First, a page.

Android and Chrome OS, despite being built by the same company, don’t have a native way to share files between the two operating systems. However, with the help of third-party services such as Snapdrop, AirDroid, etc. you can easily transfer images, videos, documents, and other files from Android to Chromebook.
To answer your question “how do I transfer photos from Android to Chromebook”, the guide below outlines 5 different methods. Stick to the last, you’ll learn a lot.
USB File Transfer:
Chromebooks, like Windows and Mac, have USB file transfer features. Besides, using this feature is quite easy. Simply, connect your phone via USB to your Chromebook, then tap “Agree” to share your data. You’ll get a pop-up asking if you want to backup files on your phone; for that, you have to enable auto backup to drive on your Chromebook. You can accept or discard the notification. Simply pick the files you would like to copy from Android and paste them into the Chromebook, or vice versa.
When compared to other operating systems, the process is somewhat slow, particularly when it comes to file size, transfer speeds, and launching any file without having to move it. On the plus side, the method is very dependable in and of itself.
- Even large files are transferred quickly.
- Anyone would be able to understand it.
- In order to transfer to both devices, you’ll need a USB cable.
- The conversion method is a little slow in comparison to other operating systems.
Chromebooks are the kind of laptops that are connected to the internet via the cloud. And, as you know, Google Drive performs brilliantly when it comes to file transfers. Simply upload the file to Google Drive on your phone and then download it from there on your Chromebook, or vice versa.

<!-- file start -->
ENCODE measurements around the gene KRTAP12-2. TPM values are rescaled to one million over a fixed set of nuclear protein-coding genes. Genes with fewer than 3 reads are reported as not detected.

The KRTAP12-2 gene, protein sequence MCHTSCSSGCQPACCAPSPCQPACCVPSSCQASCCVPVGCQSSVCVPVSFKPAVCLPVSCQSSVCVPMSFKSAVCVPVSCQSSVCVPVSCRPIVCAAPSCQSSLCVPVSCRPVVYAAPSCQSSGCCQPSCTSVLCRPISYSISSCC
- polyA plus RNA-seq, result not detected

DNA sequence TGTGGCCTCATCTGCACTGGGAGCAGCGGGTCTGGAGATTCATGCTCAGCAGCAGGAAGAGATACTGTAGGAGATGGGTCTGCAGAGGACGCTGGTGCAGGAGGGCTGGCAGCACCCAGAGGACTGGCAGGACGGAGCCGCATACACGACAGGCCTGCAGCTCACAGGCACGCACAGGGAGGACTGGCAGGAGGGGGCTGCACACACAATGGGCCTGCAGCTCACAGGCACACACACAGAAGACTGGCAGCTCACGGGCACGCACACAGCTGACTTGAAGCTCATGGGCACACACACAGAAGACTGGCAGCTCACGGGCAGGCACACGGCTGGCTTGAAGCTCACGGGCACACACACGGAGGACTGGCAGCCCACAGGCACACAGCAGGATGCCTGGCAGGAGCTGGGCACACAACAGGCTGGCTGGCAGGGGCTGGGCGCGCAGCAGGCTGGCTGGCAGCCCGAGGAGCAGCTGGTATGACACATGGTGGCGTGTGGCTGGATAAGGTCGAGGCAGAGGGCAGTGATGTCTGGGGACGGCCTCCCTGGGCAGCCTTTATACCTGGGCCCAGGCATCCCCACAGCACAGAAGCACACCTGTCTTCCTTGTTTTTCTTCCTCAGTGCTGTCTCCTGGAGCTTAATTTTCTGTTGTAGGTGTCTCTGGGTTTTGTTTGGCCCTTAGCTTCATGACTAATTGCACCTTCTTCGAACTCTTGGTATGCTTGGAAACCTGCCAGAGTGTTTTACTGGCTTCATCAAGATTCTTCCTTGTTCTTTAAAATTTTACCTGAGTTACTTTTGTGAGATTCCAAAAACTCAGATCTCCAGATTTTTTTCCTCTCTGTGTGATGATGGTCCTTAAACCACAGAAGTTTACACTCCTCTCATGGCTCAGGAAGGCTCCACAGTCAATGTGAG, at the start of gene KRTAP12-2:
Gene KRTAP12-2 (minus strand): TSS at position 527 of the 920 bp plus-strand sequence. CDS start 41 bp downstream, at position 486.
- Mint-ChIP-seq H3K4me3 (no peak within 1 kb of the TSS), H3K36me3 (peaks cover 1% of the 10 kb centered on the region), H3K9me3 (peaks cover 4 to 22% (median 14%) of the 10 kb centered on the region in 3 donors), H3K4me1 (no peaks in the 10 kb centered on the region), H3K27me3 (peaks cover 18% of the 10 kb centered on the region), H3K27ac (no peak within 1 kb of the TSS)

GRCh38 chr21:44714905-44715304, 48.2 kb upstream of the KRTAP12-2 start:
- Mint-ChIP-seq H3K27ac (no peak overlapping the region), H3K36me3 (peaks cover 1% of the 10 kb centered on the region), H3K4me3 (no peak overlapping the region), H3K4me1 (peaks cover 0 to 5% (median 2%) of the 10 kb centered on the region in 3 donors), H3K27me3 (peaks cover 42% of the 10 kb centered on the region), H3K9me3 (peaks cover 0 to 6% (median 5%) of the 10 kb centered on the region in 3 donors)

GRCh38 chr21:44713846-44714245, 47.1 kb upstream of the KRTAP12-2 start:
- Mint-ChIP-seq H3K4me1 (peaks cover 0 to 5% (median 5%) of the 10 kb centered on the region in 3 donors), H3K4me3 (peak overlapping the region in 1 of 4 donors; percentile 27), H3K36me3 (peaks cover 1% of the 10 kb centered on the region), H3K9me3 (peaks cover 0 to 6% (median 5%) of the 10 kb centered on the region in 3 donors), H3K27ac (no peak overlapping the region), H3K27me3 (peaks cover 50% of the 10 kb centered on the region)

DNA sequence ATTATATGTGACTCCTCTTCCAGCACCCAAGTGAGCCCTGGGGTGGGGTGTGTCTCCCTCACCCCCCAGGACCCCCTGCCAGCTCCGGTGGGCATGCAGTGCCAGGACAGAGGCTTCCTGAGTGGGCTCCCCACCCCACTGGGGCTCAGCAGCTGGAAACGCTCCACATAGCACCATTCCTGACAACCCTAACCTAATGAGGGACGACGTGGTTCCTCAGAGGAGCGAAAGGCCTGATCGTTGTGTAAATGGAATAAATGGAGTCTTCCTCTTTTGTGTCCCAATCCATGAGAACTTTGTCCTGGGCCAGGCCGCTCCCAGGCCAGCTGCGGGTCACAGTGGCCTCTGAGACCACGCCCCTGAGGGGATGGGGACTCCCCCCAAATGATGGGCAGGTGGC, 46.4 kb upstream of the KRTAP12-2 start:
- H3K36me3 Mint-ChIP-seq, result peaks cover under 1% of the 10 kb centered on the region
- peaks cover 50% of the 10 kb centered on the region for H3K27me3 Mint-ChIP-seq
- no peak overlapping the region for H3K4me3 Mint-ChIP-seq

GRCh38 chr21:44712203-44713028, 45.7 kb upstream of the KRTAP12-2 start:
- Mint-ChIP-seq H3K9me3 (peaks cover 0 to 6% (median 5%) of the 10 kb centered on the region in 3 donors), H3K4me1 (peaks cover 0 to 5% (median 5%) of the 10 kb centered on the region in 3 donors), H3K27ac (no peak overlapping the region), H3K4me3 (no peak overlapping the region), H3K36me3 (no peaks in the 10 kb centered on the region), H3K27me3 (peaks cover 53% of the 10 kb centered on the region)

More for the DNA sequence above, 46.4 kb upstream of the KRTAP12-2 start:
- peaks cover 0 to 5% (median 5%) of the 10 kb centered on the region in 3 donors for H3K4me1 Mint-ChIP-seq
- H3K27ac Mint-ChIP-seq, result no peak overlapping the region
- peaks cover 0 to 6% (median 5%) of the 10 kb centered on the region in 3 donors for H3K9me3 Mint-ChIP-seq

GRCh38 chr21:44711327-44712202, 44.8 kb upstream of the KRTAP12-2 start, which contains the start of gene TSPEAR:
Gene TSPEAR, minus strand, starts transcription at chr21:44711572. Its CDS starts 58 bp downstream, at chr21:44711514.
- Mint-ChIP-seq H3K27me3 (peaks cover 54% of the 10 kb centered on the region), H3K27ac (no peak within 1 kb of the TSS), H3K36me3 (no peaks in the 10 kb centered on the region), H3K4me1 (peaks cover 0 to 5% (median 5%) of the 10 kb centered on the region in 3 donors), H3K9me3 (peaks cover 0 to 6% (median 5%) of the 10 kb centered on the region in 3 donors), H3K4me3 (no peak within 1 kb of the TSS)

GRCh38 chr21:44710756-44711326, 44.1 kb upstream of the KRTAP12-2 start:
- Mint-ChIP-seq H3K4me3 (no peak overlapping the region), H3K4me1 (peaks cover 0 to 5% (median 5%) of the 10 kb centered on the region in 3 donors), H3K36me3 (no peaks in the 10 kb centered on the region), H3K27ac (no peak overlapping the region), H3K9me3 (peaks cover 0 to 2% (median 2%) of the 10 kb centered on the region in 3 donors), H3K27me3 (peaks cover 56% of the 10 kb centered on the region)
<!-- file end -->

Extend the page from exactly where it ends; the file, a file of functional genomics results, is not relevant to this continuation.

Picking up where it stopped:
However, if you need to copy large files, this method will take a lot of data and time. You can select any of the other choices because they can all do it without consuming data.
- Even if a second computer isn’t nearby, you can transfer.
- Google Drive runs on every operating system, so it’s cross-platform usable.
- To send files, you’ll need to use the internet.
- It uses a lot of data, so it’s not the best option for large file uploads.
Snapdrop is a third-party PWA that allows users to transfer or share files between operating systems by actually entering the webpage in the browser. From the user interface to the features, Snapdrop is similar to Airdrop. Snapdrop might look familiar to you if you’re an iOS user. Try to open Snapdrop on your Android phone and Chromebook to switch data. Verify that both devices are wired to the same wireless connection. Your Android device is visible on your Chromebook, and your Android device is visible on your Chromebook.
Simply tap it from the phone you want to transfer files to. Then, pick the files you want to send, and then press “OPEN.” The files will be sent to your Android over wifi without using any data. When transferring from Android to Chromebook, you can do the same thing.
- You’ll get a clean UI
- Since Snapdrop is a Progressive Web App (PWA), you can install it on your Chromebook.
- To open the website and begin pairing, you’ll need access to the internet.